Customer service is never more vitally important than it is when something goes amiss. Depending on the way your business handles the problem, you could either win your customer back or lose your customer for life.
Nobody has perfected the art of customer service as much as Amazon which has built a solid reputation for fast, reliable order fulfillment. By consistently delivering excellent customer service, they have undoubtedly made their mark and changed the retail industry.
So how do they react when mistakes occur?
We all know the usual compensation of a free month of Prime service which Amazon offers its Prime customers if a package does not arrive by its guaranteed delivery date.
Pretty cool, right?
Well, sometimes they top even that when bigger customer service problems crop up. For example, a delivery that was expected by December 24 but came late prompted Amazon to sincerely apologize through a personal phone call, during which they offered a $20 credit that was good for a future order--all this before the customer had even reported the issue!
A missed Christmas delivery that could have easily turned into a customer care disaster was quickly dealt with in a way that instead bred deeper customer loyalty. That’s the power of a personal touch--something that is sorely lacking in today’s automated business landscape.
Everybody can make a guarantee, but the ones that cultivate a loyal following are those who follow through on their promises when they can and have a back up plan to compensate for when they can’t. Like Amazon as highlighted in the example above.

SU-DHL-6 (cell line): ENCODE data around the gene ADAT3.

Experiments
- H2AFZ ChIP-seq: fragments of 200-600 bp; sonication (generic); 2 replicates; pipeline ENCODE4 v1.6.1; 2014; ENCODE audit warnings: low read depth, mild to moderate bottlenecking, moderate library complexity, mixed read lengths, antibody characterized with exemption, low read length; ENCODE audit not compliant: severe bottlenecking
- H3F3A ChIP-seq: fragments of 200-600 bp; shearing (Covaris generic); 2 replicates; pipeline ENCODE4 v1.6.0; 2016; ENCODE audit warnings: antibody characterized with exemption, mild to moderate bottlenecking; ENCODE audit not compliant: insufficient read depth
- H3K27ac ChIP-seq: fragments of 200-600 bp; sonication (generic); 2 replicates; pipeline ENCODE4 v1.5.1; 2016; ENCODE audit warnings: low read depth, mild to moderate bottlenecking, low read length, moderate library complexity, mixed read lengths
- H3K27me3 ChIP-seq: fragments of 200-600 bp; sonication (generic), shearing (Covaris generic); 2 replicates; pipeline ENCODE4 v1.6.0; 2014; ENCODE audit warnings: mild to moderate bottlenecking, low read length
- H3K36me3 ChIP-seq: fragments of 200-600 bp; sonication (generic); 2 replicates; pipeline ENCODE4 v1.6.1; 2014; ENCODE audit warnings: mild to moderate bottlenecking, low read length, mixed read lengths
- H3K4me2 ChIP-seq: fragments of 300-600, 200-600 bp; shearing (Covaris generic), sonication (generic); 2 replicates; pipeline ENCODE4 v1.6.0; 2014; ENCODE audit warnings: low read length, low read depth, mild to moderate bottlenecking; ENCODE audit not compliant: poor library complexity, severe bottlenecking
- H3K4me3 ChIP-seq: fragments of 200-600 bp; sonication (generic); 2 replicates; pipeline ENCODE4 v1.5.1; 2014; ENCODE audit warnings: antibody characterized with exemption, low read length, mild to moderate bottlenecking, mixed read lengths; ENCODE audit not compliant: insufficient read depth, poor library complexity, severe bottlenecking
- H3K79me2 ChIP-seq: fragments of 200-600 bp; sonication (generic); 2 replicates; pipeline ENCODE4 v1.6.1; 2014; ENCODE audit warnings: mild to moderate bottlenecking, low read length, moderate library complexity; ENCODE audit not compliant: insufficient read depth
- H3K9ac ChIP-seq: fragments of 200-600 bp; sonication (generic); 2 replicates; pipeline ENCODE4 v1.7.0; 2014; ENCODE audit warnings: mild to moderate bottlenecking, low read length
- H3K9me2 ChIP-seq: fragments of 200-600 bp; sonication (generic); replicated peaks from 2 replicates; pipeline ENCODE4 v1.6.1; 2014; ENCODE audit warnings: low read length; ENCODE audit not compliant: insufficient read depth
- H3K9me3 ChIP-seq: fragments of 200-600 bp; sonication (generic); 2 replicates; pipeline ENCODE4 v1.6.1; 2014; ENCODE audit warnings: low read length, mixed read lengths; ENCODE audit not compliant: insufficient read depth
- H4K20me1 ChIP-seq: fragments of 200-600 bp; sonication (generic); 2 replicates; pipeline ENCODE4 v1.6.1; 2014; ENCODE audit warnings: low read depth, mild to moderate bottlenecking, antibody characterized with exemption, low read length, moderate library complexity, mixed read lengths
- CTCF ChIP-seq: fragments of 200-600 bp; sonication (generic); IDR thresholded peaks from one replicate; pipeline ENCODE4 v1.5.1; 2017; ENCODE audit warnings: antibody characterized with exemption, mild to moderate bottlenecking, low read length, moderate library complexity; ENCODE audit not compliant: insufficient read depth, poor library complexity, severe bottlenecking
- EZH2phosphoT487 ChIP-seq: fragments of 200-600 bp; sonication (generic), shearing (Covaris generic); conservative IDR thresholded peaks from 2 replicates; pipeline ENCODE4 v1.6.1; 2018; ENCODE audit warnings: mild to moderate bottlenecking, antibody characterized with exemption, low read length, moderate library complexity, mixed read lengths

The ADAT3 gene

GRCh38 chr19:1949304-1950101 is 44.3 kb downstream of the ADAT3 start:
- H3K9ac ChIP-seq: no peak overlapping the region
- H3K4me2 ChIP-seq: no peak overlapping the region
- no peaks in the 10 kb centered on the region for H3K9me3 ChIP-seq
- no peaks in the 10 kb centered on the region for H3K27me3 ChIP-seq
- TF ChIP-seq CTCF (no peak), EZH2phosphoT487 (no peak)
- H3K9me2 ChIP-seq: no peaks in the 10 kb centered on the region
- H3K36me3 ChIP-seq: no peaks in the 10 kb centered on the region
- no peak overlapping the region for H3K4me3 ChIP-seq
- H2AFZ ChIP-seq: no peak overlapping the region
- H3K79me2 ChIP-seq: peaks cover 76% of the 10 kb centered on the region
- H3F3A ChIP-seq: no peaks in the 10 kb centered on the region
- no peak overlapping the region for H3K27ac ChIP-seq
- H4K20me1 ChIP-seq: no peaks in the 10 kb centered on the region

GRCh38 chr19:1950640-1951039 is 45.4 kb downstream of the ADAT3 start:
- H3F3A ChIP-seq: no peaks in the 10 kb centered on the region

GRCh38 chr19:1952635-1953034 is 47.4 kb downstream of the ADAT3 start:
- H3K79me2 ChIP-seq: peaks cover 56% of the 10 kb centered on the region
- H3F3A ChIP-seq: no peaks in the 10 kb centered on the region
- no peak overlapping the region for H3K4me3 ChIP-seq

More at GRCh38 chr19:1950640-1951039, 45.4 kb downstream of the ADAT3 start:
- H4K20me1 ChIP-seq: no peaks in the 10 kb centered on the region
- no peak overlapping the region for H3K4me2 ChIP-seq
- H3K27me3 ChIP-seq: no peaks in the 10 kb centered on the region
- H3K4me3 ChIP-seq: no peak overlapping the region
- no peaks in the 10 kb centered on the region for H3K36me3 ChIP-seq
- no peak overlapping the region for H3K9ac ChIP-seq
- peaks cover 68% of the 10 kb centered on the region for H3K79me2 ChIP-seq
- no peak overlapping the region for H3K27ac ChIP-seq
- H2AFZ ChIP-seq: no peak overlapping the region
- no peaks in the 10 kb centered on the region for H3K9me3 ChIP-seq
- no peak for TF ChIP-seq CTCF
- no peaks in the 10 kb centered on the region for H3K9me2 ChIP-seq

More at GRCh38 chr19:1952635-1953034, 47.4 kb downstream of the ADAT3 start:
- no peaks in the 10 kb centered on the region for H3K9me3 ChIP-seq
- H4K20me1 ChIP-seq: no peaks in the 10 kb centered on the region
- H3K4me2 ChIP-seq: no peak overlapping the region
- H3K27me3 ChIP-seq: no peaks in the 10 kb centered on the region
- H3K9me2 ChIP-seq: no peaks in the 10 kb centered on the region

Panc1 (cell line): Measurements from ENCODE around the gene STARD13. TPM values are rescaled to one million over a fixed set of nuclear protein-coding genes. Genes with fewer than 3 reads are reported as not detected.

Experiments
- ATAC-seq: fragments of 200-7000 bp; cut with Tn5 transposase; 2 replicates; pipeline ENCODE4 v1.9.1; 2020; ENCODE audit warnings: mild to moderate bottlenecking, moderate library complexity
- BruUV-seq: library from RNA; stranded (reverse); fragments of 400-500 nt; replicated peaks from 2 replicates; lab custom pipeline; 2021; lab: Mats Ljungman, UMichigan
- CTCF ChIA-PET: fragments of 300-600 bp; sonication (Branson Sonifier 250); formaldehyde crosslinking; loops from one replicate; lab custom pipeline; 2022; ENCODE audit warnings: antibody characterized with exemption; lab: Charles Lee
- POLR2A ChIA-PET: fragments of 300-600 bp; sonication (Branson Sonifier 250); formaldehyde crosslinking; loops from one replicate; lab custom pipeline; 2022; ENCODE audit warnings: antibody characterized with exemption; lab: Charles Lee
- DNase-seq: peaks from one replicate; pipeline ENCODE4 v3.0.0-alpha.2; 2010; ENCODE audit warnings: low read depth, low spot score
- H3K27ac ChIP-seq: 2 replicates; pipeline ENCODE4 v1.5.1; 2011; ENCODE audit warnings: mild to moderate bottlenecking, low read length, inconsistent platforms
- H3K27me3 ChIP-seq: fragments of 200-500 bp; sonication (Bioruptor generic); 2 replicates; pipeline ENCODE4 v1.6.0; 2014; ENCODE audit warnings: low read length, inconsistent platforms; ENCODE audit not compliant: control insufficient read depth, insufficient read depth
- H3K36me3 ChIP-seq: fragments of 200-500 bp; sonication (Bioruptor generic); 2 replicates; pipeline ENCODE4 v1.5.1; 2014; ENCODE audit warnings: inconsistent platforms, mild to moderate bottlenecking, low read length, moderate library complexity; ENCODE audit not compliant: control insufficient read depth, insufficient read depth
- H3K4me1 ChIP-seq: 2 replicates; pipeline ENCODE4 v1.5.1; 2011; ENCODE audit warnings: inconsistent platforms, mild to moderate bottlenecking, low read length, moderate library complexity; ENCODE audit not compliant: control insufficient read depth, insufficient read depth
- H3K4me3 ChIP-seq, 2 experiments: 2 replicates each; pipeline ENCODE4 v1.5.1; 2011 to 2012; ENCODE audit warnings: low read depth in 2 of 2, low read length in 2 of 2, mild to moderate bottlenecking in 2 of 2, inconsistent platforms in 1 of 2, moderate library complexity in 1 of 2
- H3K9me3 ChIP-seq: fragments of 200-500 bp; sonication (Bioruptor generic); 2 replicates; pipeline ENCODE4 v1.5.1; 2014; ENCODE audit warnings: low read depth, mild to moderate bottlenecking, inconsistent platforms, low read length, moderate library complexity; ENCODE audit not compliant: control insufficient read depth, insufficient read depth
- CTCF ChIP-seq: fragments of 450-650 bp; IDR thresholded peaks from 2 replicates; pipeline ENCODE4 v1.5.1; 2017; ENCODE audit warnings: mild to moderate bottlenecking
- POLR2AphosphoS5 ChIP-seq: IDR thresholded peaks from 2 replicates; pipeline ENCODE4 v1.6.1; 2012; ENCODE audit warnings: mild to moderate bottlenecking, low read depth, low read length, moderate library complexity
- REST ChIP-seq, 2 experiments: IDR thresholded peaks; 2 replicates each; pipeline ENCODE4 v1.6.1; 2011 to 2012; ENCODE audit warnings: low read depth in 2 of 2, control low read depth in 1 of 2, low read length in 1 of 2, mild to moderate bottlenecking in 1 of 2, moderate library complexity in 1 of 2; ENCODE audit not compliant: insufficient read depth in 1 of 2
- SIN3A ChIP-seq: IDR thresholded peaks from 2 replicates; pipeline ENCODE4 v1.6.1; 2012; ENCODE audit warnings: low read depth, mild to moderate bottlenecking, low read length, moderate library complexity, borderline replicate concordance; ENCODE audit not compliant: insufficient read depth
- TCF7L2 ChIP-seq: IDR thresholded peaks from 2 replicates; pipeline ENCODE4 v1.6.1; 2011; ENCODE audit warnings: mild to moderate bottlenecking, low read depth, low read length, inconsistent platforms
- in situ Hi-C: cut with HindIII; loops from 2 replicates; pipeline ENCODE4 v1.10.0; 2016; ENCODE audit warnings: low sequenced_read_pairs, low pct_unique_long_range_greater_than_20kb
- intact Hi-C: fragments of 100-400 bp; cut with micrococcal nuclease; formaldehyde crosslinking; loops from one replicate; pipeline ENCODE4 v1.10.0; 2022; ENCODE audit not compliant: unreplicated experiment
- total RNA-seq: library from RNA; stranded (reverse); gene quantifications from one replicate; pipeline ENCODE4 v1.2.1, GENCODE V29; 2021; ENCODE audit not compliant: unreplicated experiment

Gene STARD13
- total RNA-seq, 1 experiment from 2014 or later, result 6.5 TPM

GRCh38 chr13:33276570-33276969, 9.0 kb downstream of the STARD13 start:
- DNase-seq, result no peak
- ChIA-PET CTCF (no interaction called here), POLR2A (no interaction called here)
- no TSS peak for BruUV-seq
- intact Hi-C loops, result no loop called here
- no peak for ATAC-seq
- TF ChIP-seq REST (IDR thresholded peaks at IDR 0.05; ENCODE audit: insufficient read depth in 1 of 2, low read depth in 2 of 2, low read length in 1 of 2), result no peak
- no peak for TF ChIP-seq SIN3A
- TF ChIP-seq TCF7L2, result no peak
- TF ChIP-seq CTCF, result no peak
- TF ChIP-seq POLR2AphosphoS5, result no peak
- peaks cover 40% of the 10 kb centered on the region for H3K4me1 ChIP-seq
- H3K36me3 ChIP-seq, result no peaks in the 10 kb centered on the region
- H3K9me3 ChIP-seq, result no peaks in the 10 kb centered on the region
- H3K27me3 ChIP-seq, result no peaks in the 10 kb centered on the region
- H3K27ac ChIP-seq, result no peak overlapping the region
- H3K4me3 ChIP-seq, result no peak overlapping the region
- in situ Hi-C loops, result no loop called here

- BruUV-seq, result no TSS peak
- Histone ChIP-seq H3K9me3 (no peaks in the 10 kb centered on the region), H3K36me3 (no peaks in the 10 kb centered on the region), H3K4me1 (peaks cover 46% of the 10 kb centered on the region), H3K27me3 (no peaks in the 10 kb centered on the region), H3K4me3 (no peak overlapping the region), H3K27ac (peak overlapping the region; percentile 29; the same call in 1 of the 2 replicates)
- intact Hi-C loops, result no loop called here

Make sure you have a backup plan even for instances when it is not your fault that things went wrong--and be ready to kick your plan into action even when you don’t have something to lose.
There’s much that can be learned from Amazon’s take on customer service, not least of which is that it does a world of good to incorporate a personal touch into your normal day to day operations.
You need to go above and beyond rolling out the red carpet onlt when a customer’s patronage is at stake.
Consider DDP Yoga for example, a fitness program with a loyal customer base and a Shark Tank appearance to its name. Even today the owner, Diamond Dallas Page, calls a number of new customers each day to personally welcome them to the program and help them through any difficulties and questions they might have.
The personal connection forged by those personal calls makes customers much more likely to stay with the program and tell their friends about it.
You might not be able to offer calls in the way that DDP and Amazon do. But you can find other ways to offer a personal touch and delight your customers so that they not only stick around but absolutely swear by you.